Patent Assertion Entities and Antitrust: A Competition Cure for a Litigation Disease?
- Author(s): Joshua Wright, Douglas Ginsburg
- Date Posted: 2015
- Law & Economics #: 15-11
- Availability: Full text (most recent) on SSRN
PAEs have been much in the news because of certain practices that imply their demand for royalties is nothing more than extortion based upon the nuisance value of a lawsuit the PAE might bring, or explicitly threatens to bring, if no agreement is reached with the party practicing the patent. The PAE phenomenon has prompted suggestions that the antitrust laws be applied to limit the effect that PAEs have upon innovation by the companies most affected, typically those in the high-tech sector.
We conclude there is no evidence at this point that PAEs create a new or unique antitrust problem, that their business model warrants more or less scrutiny than others as a matter of antitrust analysis, or that competition enforcement agencies would be coming to the aid of consumers by devising creative extensions of or departures from the standard antitrust framework in order to address PAEs’ conduct and business arrangements. If and when PAEs present legitimate antitrust problems by acquiring or otherwise creating market power to anticompetitive ends, which is certainly possible, the standard antitrust framework is fully capable of reaching that conduct and providing adequate remedies.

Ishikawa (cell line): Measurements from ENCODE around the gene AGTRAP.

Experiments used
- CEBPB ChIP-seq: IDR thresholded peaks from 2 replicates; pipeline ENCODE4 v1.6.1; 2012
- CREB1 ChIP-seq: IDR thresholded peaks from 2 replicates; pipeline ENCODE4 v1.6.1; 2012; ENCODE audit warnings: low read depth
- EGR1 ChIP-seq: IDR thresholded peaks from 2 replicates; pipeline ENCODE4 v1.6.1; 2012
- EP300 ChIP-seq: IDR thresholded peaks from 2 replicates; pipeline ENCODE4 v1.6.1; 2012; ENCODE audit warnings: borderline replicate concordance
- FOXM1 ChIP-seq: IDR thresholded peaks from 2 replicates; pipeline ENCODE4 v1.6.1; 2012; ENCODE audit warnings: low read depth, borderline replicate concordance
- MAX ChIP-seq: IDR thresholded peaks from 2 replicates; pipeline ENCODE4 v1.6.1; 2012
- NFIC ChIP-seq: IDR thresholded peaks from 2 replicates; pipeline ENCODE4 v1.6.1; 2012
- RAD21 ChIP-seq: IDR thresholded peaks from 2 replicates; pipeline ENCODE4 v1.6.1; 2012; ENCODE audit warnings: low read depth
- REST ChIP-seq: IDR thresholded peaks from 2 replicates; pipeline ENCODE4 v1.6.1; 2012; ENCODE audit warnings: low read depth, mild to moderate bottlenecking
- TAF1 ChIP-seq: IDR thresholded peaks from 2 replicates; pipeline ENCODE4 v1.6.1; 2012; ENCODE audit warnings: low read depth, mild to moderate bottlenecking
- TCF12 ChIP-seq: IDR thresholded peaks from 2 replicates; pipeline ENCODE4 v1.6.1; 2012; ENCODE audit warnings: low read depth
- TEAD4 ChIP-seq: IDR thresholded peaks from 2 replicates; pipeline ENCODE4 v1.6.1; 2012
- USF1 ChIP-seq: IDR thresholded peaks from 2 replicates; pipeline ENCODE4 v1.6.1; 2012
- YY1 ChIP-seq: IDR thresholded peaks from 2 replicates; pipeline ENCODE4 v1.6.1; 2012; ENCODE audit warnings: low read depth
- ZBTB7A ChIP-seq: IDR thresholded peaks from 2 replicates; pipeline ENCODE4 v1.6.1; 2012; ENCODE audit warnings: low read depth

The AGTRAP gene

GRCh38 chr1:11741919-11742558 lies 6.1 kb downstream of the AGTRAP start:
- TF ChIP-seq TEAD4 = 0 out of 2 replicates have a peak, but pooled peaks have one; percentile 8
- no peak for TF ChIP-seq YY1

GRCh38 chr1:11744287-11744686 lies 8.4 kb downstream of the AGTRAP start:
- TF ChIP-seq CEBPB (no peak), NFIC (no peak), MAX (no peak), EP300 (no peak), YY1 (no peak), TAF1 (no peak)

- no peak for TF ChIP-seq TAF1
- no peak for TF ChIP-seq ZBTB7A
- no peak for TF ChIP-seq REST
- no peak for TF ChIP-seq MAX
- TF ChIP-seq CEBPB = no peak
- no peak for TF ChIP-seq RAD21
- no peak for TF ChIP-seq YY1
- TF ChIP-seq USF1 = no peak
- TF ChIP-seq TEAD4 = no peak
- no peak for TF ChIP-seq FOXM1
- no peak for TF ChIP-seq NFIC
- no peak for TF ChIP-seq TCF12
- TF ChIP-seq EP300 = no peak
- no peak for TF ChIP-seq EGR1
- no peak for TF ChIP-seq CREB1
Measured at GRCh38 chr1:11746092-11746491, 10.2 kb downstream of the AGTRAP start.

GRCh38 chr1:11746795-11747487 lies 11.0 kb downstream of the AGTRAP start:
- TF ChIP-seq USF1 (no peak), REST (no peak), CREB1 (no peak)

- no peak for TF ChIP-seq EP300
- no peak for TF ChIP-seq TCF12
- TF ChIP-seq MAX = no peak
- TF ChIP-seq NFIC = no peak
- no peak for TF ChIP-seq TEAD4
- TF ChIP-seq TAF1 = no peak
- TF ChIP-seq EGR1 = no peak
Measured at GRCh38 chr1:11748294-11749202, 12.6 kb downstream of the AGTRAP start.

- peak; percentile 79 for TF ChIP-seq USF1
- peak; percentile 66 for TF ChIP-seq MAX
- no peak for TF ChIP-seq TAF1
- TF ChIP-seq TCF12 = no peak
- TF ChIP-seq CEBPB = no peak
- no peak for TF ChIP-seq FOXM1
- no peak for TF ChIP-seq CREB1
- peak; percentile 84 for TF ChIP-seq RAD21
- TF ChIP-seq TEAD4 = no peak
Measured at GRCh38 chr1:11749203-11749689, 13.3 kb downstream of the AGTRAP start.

This is not to say some activities of PAEs are not problematic or do not call for law reform insofar as PAEs are exploiting aspects of the litigation system to extract settlements based not upon the merits of their claims but rather upon the cost of defending against them. The rise of PAEs, however, does not mark the first time lawyers have found a way to profit from bringing or threatening to bring cases purely for their settlement value. Indeed, this has been a recurring problem, though it has arisen in a variety of otherwise unrelated types of litigation.
Therefore, we suggest caution before changing substantive antitrust standards or enforcement policies to reach PAEs rather than proceeding upon the reasonable premise that the inefficiencies associated with PAEs are the result of a litigation problem.